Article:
Yesterday, I bought an MP5 player. I’ve been considering this for a long time. For those not familiar with the term, MP5 is like an MP4 player (that is, small portable device that plays videos on a small screen). However, it supports numerous formats for both audio and video.
For audio, the one I bought supports mp3, wma, wav, ogg, flac, ape, amr, ac3 and aac.
For video, supported formats include rm (Real Media), rmvb, aki, mkv, mov, mp4, flv, vob, mpeg, dat, wmv, pmp, 3gp, asf, ram and ts. It also has h.264 file compression, which means you can watch f4v (which is compressed flv).
You can also view still photos in jpeg, bmp, gif and png formats. It looks to me like it has limited functionality as an ebook reader.
MP5 players are basically illegal in the USA, and a few other countries where they have (thoroughly rotten and corrupt) “software patents.” This is not to be confused with copyright, which is another thing totally. Very few countries allow software patents, but America has tried to shove them down everybody’s throat in numerous free-trade agreements. At least two Asian countries have capitulated: Japan and South Korea. But elsewhere in Asia, and MP5 device is legal.
I have heard rumors of an MP6 device, which is MP5 with connectivity. I’m not really interested in that.
I am actually not too keen to watch movies on a tiny screen. The MP5 player I bought has a video output port which can connect to a large-screen TV. There is an included remote control, though it’s laughably tiny and powered by a coin-sized watch battery.
This is the MP5 model I bought:
The PCHome price is NT$2690, but I picked mine up at Carrefour on sale for NT$2390.
OK, I’m not making this post because I want to brag about my new purchase. I’ve had the thing for less than 24 hours, and I’m still playing with it. Not even sure yet if everything is going to work as advertised, but so far, so good. I need to check it out thoroughly before the 7-day window-of-opportunity to return it expires.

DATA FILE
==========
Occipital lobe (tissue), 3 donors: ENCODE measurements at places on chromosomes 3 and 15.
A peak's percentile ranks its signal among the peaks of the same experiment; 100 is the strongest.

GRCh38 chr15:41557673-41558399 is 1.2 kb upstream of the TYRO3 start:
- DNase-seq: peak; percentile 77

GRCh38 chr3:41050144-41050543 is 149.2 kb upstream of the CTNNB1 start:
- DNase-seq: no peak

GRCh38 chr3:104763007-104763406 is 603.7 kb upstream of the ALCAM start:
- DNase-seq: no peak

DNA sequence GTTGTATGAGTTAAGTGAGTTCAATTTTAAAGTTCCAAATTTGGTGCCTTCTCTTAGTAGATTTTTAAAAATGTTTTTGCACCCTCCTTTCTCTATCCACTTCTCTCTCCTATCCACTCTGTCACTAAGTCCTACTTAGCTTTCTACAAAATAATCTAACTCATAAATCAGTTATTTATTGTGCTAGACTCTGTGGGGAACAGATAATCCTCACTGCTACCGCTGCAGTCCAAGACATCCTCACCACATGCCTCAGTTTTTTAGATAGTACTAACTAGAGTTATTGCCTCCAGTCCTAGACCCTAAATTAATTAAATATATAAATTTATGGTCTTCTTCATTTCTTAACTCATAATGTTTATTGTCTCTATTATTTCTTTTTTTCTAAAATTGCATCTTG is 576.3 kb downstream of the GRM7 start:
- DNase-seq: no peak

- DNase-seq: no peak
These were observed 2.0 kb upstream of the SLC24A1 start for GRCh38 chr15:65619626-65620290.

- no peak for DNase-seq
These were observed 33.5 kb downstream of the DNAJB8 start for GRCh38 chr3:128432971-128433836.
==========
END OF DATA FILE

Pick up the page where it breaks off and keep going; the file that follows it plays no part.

I do want to let everyone know of a couple of drawbacks to this machine that I’ve found so far. The first is that the menus are all in Chinese, so you’ll just have to bite the bullet and deal with that if your Chinese reading isn’t perfect. I’m not having too difficult a time yet figuring out how to use it - fortunately, there aren’t that many options to explore.
A more serious issue is the battery. The MP5 player has an AC/DC adapter (battery charger), but I found that the device definitely needs to have a charged battery before you can operate it (unlike, for example, a laptop computer which can run with the battery removed if you’ve plugged in the AC/DC adapter. I assume, then, that if the battery is dead, the whole device is a useless brick. Even worse is - like the Amazon Kindle 2 - the battery is internal and cannot be changed by the customer. So if you need a new battery, it’s not like a laptop or cell phone where you just buy one and stick it in yourself - rather, you’ve got to send it back to the factory for “repair.” That isn’t free, but I have no idea what it would cost. According to the guy at Carrefour, the one-year warranty does not cover the battery. The warranty can be extended to 3 years by paying an extra NT$400, but I’m not sure it’s worth it since that doesn’t cover battery replacement.
The device is made in China. Batteries are probably - I guess - also made in China, which worries me.
I would love to see a made-in-Taiwan MP5 player with replaceable battery. None in sight, but I can always dream.